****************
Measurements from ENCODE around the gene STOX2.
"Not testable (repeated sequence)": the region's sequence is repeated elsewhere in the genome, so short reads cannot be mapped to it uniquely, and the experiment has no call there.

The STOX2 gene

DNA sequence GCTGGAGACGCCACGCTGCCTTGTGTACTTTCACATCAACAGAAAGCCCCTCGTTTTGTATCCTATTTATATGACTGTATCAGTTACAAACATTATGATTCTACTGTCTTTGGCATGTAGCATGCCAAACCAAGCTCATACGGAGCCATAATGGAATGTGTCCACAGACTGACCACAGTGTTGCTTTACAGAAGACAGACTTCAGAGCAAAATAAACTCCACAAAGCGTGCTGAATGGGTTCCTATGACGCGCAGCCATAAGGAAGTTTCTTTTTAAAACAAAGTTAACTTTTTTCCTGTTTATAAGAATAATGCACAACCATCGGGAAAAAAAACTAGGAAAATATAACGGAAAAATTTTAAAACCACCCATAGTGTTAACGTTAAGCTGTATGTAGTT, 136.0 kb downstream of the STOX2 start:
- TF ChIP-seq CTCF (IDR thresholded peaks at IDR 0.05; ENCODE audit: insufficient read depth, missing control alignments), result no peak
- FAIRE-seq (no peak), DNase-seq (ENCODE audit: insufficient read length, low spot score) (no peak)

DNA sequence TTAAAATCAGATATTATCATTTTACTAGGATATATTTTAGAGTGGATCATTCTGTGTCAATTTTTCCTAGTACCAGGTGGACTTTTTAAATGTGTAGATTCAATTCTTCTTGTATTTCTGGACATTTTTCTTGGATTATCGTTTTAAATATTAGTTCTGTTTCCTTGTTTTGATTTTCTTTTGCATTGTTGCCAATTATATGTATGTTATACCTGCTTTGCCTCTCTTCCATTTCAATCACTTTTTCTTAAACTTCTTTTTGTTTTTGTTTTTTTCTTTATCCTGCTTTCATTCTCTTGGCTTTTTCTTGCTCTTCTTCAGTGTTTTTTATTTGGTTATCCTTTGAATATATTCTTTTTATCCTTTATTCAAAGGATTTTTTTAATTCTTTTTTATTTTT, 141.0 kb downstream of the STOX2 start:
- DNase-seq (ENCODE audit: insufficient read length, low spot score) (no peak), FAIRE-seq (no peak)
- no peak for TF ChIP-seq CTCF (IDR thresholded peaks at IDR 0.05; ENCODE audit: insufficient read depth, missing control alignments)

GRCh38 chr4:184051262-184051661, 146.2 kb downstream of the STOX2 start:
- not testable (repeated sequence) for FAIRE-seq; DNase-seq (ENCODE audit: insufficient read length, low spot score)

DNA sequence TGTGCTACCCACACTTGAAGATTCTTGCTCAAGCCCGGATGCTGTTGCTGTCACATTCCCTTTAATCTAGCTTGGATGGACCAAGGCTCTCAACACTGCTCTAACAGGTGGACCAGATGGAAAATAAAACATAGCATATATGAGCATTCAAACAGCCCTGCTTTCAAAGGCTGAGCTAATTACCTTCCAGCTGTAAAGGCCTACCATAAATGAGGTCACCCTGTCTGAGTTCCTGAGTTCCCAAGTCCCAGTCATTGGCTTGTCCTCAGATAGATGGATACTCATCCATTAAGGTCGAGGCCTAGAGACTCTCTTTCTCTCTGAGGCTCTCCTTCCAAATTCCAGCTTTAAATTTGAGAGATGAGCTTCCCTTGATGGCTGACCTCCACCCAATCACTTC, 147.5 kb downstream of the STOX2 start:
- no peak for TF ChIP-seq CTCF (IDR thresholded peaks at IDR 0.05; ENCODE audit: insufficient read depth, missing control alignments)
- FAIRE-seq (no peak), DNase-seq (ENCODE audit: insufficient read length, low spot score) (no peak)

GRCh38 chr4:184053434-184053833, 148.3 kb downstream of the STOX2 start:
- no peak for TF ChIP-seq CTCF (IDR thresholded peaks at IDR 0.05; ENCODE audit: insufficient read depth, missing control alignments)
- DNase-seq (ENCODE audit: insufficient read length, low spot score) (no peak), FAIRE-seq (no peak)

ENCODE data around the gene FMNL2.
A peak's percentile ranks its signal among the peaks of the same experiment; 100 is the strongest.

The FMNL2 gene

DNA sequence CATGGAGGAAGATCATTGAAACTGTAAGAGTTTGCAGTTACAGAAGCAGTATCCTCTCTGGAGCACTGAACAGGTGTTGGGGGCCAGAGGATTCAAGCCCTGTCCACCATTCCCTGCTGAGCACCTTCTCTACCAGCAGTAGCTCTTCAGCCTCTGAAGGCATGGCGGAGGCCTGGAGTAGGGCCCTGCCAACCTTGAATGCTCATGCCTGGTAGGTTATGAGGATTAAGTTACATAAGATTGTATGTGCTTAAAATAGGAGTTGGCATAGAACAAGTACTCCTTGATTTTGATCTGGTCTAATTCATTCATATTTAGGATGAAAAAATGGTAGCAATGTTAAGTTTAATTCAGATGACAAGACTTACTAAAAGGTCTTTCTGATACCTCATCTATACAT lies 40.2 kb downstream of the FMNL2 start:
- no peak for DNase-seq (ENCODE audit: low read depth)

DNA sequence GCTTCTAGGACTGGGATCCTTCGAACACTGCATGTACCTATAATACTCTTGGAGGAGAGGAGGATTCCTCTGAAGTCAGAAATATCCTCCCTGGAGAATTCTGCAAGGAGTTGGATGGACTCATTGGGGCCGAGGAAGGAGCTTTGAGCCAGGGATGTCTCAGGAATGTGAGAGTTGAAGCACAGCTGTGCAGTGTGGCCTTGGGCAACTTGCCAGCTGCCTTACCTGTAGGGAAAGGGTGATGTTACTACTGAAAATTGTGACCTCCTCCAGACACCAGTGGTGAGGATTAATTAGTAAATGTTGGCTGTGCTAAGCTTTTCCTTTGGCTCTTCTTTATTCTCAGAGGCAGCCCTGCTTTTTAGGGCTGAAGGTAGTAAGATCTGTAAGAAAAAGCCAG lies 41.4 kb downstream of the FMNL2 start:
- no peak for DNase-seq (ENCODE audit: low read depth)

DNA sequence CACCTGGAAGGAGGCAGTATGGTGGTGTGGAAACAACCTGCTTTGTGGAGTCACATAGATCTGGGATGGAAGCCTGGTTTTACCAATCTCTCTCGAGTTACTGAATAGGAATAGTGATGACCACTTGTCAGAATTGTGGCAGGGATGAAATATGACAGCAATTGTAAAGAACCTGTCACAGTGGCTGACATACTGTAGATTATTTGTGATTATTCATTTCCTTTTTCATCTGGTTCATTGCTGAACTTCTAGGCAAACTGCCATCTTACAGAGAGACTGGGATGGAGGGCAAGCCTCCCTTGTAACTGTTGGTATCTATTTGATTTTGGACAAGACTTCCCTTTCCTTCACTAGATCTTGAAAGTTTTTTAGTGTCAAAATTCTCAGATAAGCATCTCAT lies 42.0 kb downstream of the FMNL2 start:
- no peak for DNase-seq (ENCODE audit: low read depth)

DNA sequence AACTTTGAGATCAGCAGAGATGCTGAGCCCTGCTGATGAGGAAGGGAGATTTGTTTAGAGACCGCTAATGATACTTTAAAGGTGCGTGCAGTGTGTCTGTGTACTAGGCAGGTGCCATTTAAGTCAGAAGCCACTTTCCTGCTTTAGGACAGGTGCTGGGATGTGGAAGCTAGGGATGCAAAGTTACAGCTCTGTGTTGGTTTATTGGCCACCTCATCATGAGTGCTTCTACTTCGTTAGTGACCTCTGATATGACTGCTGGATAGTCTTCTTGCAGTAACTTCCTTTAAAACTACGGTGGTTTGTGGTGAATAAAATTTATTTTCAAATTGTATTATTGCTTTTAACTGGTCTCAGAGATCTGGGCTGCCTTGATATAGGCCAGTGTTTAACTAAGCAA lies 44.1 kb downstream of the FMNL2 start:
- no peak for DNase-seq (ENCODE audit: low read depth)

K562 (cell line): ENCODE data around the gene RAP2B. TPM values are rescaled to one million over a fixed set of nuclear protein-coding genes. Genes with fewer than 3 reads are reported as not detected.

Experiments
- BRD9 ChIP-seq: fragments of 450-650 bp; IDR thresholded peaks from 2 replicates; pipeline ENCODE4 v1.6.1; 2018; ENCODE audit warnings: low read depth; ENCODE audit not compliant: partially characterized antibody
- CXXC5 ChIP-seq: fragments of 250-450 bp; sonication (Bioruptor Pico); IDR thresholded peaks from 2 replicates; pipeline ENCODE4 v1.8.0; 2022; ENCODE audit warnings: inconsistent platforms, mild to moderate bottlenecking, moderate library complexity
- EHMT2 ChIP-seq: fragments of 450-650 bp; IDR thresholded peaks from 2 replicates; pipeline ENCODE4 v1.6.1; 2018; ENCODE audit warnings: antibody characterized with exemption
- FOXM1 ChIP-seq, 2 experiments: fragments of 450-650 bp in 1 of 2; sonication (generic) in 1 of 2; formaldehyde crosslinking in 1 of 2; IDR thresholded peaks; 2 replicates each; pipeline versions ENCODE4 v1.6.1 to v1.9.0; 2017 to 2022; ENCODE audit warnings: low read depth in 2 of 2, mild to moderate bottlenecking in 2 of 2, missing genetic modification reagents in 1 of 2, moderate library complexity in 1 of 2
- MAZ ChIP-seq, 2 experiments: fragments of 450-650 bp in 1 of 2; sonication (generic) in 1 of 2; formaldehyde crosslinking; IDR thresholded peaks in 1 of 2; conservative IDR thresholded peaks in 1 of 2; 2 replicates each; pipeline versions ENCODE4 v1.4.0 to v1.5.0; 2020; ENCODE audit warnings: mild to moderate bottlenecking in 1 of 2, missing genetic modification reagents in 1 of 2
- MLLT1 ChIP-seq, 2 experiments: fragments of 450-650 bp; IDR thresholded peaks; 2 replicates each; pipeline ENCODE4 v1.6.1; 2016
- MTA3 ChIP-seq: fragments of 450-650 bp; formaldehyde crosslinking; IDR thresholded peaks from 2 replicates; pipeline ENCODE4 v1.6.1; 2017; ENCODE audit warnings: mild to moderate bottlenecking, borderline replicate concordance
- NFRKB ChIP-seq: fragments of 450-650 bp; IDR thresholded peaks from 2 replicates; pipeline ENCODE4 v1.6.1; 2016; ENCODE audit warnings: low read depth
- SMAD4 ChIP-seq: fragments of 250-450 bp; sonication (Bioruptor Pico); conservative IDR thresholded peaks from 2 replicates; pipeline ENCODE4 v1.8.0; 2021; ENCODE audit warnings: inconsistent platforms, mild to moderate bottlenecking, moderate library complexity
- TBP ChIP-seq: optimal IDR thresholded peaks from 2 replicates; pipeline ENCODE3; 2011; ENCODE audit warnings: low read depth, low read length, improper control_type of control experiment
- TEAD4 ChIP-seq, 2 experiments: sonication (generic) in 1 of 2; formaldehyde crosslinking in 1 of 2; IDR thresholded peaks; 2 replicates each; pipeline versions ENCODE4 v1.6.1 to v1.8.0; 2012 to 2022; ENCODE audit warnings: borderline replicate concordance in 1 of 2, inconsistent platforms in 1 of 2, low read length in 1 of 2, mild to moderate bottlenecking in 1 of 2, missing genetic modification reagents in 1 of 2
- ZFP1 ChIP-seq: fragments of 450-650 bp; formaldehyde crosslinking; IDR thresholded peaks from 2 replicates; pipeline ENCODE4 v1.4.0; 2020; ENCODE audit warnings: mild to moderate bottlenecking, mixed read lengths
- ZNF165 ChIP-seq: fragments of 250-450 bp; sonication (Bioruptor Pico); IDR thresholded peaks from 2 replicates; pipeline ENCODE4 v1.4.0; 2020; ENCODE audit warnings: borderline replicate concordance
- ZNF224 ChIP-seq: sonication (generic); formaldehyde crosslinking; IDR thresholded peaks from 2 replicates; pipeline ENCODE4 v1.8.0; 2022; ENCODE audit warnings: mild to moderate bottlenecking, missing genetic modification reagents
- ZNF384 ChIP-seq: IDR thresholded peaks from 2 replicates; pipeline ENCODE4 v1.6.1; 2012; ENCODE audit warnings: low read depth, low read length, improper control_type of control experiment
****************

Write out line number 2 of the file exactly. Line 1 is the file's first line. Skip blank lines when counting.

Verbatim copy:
"Not testable (repeated sequence)": the region's sequence is repeated elsewhere in the genome, so short reads cannot be mapped to it uniquely, and the experiment has no call there.